This rocky start sets the tone for the next 10 minutes or so, which, to be honest, I spend in a state of utter chaos and confusion. Kim is a fiery ball of energy that puts even the most motivated SoulCycle instructors to shame. She whizzes through every move at the speed of light with limited explanation.
As each new sequence is introduced, I become disoriented, start sweating bullets, and repeatedly hit every piece of furniture within a fifteen-foot radius. There’s no two ways about it: This routine is much more technically complex than you might have imagined.
This routine is much more technically complex than you might have imagined.
I’m beginning to suspect that the girls behind Kim are professional dancers who have been practicing this standard Broadway choreography for months. (I find out later that one of them is none other than he Jennifer Love Hewitt!) Everyone is doing a fantastic job showing me off, that’s for sure.
I can clearly imagine my 10 year old self sobbing in frustration as I tried to master the intricate footwork behind The Attitude or The Bunny Flop. It’s easy to see how this training could quickly turn into tears and tantrums for the average tween—even I’m struggling to keep my cool.
However, after some hesitant babbling as each new sequence is introduced, I gradually get the hang of it. Once I’ve accepted that I need to rewind the tape a few times to learn a new move, I’m Hot Stepping and Street Tapping along with the rest of them in no time.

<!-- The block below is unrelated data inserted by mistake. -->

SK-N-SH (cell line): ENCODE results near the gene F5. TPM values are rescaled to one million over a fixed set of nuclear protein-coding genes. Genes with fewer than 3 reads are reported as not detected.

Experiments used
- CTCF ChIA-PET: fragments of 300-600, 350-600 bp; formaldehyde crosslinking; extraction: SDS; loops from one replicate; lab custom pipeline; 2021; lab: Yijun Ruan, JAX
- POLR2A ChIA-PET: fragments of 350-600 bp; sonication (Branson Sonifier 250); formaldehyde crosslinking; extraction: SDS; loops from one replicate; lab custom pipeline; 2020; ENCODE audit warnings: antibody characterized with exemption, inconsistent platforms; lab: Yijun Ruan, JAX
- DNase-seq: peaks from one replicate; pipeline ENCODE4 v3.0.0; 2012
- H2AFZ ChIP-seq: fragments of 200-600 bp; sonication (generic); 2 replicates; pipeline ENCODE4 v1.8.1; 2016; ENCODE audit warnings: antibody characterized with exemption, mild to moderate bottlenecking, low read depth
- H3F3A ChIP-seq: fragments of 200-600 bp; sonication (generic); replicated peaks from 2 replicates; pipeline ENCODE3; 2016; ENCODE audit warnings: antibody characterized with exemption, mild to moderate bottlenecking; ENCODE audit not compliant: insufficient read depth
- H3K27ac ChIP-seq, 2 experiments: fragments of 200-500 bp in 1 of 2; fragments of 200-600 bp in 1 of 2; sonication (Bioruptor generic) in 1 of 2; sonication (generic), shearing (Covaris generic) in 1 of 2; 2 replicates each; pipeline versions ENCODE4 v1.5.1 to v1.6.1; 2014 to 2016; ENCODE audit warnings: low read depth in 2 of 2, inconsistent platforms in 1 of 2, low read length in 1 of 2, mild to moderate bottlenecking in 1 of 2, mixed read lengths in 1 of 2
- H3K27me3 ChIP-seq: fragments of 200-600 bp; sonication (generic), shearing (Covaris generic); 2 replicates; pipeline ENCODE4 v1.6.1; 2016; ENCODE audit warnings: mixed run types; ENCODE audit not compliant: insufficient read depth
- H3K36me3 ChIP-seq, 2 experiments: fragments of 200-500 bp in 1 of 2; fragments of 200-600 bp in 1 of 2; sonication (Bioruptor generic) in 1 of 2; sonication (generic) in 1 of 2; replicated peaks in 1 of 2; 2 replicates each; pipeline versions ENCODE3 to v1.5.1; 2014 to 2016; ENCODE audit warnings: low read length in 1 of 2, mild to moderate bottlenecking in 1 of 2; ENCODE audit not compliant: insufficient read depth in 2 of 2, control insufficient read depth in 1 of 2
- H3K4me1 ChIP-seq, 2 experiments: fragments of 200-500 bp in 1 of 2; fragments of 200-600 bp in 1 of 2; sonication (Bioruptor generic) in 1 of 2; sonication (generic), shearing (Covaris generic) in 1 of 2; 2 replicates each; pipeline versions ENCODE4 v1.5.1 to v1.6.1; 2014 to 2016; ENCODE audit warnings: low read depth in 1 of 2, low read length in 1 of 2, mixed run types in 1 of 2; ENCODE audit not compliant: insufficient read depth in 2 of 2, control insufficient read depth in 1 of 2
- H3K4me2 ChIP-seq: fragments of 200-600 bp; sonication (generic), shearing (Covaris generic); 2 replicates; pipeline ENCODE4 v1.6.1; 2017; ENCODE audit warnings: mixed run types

At the halfway point, I finally found my rhythm. I’ve thrown any trace of perfectionism out the window, and now I’m dancing with reckless abandon. I’m giving it my all, performing my favorite sequence so far: The running man (or rather, “The Jammin’ Jogger”). A wave of pure serotonin washes over me, as I begin to sing “Fashion Statement!” along with the music.
As someone who is normally afraid of cardio, I found this exercise to be a refreshing change from the usual. You break into a decent sweat without even realizing it because you’re too busy perfecting your moves and keeping up with Kim. The high-energy, nostalgic vibes are so palpable they practically emanate from the screen.
You break into a decent sweat without even realizing it because you’re too busy perfecting your moves and keeping up.
The workout closes with a freestyle section, at which point the girls on the screen break away from the formation with a series of flips, jumps and kicks. If the training had started with this, I would have turned off my TV right then and there. But now, with all inhibitions behind me, I have no problem matching Kim’s wild energy. I’m dancing like no one is watching, and it’s gloriously liberating.
I have to admit, the Dance! Train with Barbie It turned out to be quite an emotional roller coaster. It was much more physically (and mentally) exhausting than he expected, especially for a routine intended for “ages five and up.” But I guess it teaches kids, and adults like me, an important lesson: It’s okay to stumble and make mistakes, as long as you can give it your all and laugh at yourself along the way.